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article imageReview: ‘Goodnight Mommy’ takes on an unsettling tone Special

By Sarah Gopaul     Sep 13, 2014 in Entertainment
‘Goodnight Mommy’ is a disturbing display of a child’s imagination run amok and the horrific uses they can devise for model glue.
A child's imagination is meant to be cherished and nourished. Not only is it a source of creativity, but can also be a coping mechanism to deal with tragic events. But where do you draw the line? In Goodnight Mommy, a boy's fantasy about his mother's identity is allowed to go too far until it eventually becomes excessively real for everyone involved.
Worried about her age and dealing with a disintegrating family, the newly single mother (Susanne Wuest) has extensive cosmetic surgery. When she returns home, her young twin sons (Elias and Lukas Schwarz) are suspicious of the irritable woman beneath all the bandages. Left alone as she recuperates, their distrust is able to take root until their uncertainty leads to gory consequences.
The introduction dubbed the film as one that would cause viewers to reconsider having children or make them more suspect of the ones they already have. They weren't lying. These kids' play time becomes a terrifying macabre of interrogation and torture. The most disturbing part is their prisoner is their own mother.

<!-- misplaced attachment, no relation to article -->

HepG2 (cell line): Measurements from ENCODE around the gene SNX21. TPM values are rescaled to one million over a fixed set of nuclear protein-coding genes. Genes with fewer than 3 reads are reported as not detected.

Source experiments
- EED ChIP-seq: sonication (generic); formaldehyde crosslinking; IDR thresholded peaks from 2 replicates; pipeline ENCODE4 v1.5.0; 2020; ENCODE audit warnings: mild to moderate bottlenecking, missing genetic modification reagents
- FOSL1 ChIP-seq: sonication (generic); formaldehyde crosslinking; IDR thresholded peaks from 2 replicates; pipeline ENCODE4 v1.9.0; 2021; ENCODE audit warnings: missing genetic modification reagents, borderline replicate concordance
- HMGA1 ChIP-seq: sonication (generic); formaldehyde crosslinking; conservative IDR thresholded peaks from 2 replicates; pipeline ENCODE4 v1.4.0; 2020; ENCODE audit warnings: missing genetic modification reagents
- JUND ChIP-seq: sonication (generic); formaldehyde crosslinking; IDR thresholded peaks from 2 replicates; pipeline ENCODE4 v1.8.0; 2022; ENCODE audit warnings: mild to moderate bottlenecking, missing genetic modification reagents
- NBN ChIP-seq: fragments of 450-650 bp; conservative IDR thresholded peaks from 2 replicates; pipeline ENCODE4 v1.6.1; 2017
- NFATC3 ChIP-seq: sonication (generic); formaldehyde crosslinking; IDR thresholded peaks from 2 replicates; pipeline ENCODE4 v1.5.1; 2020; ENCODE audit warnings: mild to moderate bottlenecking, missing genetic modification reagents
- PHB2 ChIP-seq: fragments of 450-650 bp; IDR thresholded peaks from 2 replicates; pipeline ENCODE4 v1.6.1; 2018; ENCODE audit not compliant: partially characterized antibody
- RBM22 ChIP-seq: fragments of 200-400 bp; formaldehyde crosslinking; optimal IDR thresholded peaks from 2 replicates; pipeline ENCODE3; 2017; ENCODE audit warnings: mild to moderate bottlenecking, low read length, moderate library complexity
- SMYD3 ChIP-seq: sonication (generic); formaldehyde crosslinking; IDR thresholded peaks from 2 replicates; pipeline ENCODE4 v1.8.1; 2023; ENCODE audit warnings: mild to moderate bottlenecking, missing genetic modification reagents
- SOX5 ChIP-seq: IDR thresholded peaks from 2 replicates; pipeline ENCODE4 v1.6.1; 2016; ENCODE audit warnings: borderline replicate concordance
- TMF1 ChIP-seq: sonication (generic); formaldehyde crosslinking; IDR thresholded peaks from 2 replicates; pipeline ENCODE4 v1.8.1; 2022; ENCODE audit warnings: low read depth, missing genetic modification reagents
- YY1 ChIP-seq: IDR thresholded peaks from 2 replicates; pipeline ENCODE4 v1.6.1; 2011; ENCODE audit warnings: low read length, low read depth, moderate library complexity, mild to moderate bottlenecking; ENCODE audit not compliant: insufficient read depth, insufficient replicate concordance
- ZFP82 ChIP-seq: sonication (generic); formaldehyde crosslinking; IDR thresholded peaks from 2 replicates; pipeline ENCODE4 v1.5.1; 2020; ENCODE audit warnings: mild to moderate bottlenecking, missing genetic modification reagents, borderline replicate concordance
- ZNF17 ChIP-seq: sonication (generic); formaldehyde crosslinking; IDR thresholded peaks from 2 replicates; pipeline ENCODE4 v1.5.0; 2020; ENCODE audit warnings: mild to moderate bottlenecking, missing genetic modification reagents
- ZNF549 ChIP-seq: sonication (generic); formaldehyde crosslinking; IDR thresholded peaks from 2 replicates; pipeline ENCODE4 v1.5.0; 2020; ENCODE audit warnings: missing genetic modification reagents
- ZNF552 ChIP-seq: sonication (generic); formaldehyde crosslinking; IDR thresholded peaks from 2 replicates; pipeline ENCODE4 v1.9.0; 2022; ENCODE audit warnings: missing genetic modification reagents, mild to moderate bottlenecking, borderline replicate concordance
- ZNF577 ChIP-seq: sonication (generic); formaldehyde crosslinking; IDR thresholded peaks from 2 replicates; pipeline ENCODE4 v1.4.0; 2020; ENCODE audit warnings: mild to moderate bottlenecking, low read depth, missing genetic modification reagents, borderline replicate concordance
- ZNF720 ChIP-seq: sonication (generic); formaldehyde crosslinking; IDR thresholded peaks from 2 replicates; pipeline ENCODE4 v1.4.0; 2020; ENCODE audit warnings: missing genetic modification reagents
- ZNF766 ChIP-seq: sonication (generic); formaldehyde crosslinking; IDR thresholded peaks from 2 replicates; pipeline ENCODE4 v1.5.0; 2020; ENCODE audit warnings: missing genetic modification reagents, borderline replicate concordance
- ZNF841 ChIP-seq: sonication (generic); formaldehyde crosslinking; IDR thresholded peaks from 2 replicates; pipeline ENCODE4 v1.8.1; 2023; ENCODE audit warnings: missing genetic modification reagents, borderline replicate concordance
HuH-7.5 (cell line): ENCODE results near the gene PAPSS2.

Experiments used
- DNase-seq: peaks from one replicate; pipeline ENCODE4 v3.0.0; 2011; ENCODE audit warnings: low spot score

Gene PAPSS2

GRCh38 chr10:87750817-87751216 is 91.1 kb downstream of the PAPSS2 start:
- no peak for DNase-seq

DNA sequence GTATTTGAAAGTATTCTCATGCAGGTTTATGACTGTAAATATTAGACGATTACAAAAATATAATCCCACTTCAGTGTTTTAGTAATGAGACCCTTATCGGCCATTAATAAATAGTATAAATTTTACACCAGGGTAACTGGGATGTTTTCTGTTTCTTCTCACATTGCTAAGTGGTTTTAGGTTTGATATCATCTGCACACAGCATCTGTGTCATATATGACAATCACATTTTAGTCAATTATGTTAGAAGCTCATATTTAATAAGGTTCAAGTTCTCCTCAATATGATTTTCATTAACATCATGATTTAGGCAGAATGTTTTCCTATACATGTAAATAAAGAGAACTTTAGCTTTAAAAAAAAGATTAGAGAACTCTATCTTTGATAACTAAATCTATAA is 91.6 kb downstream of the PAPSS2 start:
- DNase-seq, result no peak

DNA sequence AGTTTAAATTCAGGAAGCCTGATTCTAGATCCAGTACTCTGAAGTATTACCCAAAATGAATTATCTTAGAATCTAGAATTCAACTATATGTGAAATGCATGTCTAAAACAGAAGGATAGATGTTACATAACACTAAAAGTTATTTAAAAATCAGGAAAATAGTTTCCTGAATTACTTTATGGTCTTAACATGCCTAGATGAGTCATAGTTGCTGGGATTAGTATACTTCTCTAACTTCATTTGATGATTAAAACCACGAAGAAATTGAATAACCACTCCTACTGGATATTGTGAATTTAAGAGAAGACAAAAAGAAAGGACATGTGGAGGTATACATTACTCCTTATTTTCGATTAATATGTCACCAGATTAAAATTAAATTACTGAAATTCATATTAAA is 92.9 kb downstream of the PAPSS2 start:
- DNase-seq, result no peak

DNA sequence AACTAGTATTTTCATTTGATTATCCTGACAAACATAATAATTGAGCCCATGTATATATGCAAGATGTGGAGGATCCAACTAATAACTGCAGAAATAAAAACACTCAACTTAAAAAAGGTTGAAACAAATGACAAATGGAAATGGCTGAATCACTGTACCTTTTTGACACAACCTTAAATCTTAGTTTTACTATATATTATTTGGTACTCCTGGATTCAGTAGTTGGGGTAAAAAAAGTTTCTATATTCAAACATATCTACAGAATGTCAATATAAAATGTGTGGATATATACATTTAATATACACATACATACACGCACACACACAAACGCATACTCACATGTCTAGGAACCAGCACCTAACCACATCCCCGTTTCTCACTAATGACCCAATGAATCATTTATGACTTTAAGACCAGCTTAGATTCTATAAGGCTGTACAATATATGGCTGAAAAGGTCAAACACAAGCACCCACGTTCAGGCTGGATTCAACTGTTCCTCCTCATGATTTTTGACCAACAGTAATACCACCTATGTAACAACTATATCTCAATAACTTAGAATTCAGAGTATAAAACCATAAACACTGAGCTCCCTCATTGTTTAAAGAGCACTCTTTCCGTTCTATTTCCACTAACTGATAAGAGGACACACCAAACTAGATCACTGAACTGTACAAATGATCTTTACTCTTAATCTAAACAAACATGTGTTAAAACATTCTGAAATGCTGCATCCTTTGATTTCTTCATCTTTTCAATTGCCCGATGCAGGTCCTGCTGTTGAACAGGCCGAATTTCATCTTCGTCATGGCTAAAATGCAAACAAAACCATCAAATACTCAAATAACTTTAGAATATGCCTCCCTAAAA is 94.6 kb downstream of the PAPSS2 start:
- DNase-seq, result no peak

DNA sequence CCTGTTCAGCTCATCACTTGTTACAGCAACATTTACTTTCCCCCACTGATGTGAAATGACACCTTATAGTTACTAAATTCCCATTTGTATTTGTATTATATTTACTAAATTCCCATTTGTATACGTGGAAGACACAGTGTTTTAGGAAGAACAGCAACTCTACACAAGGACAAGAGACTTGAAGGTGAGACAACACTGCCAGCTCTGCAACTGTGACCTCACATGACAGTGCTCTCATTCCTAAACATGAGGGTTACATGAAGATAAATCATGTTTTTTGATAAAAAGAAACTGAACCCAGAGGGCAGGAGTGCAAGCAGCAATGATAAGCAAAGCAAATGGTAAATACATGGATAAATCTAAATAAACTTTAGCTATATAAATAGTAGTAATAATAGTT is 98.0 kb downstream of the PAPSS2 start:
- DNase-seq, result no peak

What appears to begin as typical, spiteful behavior, Elias screams, "You're not my real mother," when he's punished. The difference is he wholly believes it. Nightmares of a faceless woman feed his anxiety. Meanwhile Lukas echoes all his fears and encourages him to take action to get back their actual mother.
The horror of the film exists in its realism. The actions of the children are extreme, but conceivable. Their eccentricities are established early on with their obsession with insects and treatment of animals. Their tools are all regular household items and the methods are often extensions of the games they play. Combined, these elements result in a terrifying argument against trusting kids.
The story itself has a twist built into the final act, though there are countless clues leading up to the reveal if one is paying attention. The gradual progression of their delusion is perfectly scripted, making their solution expected but equally horrific. In addition, the few obstacles they encounter during their last stand are handled humorously and excruciatingly, respectively.
Excellent performances by the mother and two boys give this movie the authenticity that makes it standout as a unique and disturbing horror narrative.
Goodnight Mommy is screening in the Vanguard programme at the 2014 Toronto International Film Festival.
Directors: Severin Fiala and Veronika Franz
Starring: Susanne Wuest, Elias Schwarz and Lukas Schwarz
More about Review, Goodnight Mommy, TIFF 2014, Severin Fiala, Veronika Franz
 
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